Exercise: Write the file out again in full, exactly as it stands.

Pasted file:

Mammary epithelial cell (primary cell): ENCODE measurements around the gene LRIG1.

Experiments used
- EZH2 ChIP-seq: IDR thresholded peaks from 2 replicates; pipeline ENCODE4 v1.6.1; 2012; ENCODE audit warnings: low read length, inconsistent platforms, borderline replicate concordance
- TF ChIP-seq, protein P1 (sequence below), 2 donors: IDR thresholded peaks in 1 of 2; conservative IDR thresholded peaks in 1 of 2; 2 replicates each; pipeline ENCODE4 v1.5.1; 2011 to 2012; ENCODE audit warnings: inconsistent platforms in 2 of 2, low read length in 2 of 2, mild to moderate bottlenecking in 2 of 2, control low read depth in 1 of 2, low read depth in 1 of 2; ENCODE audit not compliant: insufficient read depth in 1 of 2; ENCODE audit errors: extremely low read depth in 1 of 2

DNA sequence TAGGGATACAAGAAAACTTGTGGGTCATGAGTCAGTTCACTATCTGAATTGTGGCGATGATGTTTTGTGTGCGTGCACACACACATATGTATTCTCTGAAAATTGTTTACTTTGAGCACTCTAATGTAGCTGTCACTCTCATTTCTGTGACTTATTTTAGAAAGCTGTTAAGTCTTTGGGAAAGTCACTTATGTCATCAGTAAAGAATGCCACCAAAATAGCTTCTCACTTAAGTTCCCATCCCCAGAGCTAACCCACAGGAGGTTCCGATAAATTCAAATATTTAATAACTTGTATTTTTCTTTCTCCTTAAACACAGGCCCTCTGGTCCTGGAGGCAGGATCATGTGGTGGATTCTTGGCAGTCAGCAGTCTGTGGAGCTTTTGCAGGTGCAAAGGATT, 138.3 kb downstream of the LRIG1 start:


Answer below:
Mammary epithelial cell (primary cell): ENCODE measurements around the gene LRIG1.

Experiments used
- EZH2 ChIP-seq: IDR thresholded peaks from 2 replicates; pipeline ENCODE4 v1.6.1; 2012; ENCODE audit warnings: low read length, inconsistent platforms, borderline replicate concordance
- TF ChIP-seq, protein P1 (sequence below), 2 donors: IDR thresholded peaks in 1 of 2; conservative IDR thresholded peaks in 1 of 2; 2 replicates each; pipeline ENCODE4 v1.5.1; 2011 to 2012; ENCODE audit warnings: inconsistent platforms in 2 of 2, low read length in 2 of 2, mild to moderate bottlenecking in 2 of 2, control low read depth in 1 of 2, low read depth in 1 of 2; ENCODE audit not compliant: insufficient read depth in 1 of 2; ENCODE audit errors: extremely low read depth in 1 of 2

DNA sequence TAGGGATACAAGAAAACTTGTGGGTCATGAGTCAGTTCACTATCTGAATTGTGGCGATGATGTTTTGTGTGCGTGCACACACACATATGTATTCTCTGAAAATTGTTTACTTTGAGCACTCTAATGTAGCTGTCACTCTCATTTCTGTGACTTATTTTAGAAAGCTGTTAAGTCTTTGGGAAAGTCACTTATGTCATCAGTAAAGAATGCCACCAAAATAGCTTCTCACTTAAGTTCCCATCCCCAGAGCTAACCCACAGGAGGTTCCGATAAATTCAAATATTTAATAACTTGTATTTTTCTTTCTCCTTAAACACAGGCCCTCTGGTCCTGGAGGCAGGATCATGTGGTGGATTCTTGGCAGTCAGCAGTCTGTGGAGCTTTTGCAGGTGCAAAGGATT, 138.3 kb downstream of the LRIG1 start: